By  on September 7, 2007

NEW YORK — William P. Lauder, president and chief executive officer of the Estée Lauder Cos. Inc., appeared as part of a Newsmaker Forum of the Cosmetic Executive Women Wednesday evening in a freewheeling question-and-answer session centering on brand building and distribution strategy, with some thoughts on talent development and leadership thrown in. The session, which lasted more than an hour, drew a crowd of 400 at the Harmonie Club and was moderated by Jill Scalamandre, chief marketing officer of Chrysallis, a portfolio company of the private equity firm Catterton Partners.

Scalamandre opened with a question about how Lauder's company decides whether to build a brand from scratch or acquire one already established. Lauder noted that in the early Nineties, his company had a chance to buy MAC Cosmetics, but passed up the opportunity, believing the $10 million could be better spent elsewhere. A year later, Lauder changed its mind "and paid a lot more," he noted, adding that "we could have invested less (in a start-up), but it wouldn't have been the leader and it wouldn't have been the original. It would have been an also-ran." He stressed, "In buying a brand, you spend a lot more money, but at a substantially less risk profile. Starting a brand means less money but greater risk."

Scalamandre tried to coax Lauder into classifying his brands as "emerging, developing or developed." He began by describing the visionary positioning of Clinique, then stopped short by declaring, "We love all our children."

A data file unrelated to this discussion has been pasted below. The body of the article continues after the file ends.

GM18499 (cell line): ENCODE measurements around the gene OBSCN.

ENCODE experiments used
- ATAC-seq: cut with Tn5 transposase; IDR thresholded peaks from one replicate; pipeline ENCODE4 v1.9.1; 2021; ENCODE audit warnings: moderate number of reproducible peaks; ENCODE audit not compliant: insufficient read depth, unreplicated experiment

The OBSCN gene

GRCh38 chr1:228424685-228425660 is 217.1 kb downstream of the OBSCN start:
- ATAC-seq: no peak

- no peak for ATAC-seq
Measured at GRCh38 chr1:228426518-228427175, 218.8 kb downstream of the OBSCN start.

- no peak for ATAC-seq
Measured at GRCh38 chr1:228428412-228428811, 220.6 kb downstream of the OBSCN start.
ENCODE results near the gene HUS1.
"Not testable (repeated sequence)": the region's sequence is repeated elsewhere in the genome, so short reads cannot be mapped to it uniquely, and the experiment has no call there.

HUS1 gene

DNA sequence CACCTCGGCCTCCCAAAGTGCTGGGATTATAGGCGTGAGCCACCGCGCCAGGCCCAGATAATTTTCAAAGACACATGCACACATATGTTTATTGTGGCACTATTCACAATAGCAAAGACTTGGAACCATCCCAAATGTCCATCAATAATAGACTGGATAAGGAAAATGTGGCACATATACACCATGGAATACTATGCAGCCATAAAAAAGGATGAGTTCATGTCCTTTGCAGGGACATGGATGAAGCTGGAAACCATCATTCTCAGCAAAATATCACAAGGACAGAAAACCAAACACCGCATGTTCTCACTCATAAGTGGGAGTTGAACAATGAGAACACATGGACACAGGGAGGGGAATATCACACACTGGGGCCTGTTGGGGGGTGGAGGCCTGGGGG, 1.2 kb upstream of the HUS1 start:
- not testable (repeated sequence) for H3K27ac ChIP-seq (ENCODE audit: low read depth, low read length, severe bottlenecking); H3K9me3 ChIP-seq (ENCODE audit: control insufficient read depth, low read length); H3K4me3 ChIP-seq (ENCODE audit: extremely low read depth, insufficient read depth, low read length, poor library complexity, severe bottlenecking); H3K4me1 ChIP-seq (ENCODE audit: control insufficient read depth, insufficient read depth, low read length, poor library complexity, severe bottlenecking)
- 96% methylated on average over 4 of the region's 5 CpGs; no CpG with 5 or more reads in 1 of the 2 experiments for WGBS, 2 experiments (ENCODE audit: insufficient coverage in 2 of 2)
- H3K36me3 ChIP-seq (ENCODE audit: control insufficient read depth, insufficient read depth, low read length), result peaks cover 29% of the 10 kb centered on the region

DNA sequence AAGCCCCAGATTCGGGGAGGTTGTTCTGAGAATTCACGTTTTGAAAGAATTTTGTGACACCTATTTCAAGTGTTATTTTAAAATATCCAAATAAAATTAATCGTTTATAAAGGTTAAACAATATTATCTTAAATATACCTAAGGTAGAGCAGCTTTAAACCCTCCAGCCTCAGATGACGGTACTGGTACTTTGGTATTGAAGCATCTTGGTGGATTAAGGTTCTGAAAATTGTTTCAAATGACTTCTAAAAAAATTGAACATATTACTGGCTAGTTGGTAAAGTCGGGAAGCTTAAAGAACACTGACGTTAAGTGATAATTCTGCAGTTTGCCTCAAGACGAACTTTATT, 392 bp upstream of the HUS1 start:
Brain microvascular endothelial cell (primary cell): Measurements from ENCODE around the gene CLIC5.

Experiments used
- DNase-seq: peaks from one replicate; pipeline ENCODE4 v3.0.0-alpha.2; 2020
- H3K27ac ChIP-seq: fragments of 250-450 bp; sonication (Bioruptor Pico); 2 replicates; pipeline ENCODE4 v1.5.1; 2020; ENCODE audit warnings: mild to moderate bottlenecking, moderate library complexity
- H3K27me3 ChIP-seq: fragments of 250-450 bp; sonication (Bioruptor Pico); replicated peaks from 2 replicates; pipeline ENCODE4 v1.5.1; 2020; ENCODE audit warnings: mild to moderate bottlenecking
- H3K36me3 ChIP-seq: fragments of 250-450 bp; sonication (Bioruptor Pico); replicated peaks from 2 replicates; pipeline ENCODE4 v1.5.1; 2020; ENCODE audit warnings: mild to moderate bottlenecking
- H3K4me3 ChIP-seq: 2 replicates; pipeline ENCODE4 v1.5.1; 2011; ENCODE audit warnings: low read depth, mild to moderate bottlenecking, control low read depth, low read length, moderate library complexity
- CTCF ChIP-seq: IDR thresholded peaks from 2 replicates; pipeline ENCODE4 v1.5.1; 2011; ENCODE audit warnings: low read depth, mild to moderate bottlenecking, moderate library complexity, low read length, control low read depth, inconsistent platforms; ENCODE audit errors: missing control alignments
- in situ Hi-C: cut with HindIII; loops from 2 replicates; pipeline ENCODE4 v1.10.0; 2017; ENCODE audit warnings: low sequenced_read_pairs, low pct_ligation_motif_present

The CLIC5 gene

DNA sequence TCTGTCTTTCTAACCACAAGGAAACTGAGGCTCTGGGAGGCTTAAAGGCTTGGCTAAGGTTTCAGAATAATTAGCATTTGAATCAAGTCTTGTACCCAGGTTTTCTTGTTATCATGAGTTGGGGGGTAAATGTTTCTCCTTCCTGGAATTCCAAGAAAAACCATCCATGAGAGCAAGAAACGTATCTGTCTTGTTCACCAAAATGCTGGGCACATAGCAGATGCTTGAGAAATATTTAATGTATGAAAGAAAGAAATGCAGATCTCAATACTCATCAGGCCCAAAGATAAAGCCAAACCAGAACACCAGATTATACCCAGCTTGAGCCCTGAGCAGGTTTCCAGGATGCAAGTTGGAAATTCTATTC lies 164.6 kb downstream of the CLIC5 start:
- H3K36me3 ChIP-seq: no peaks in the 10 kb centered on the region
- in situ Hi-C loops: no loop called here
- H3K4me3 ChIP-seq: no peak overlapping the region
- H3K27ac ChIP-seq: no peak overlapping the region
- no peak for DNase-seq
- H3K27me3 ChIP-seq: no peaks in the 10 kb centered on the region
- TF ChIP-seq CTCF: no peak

Asked about challenges, Lauder quickly replied that the industry is grappling with a fragrance business in flux. "We are more and more guilty of throwing spaghetti against the wall and seeing if it sticks," Lauder said. "It's crazy and we are doing it to ourselves."

On the subject of competition, he admitted that it is not the obvious enemies that he fears most. "It's the new competitors that are not on your radar screen," who can come up with new and unique concepts, like StriVectin, that can make the major players scramble and play catch-up. As for the consolidation of department stores in the U.S. and resultant distribution shift, Lauder noted the industry has been shifting to a multichannel reality, with varying degrees of successes. Referring to well-established brands with large consumer followings in the department store anchors of malls, he noted, "those with the deepest roots (in core anchors) are having the hardest time transforming."As for hot foreign markets, Lauder said China is still barreling along and Vietnam, a country of 70 million people, "is booming." Clinique has been there for a decade and the Lauder brand is being established.

His view on what's needed to manage people successfully is first an ability to communicate. "You can't be a great leader if you can't communicate," he said, adding that the biggest pitfall is intimidation. Lauder said he sees young people with ideas and imagination who are too shy to speak up in meetings. This fear is often compounded by a "lack of curiosity about the rest of the world." He concluded that the future belongs not to his generation, but to "people in their 20s who have great ideas."

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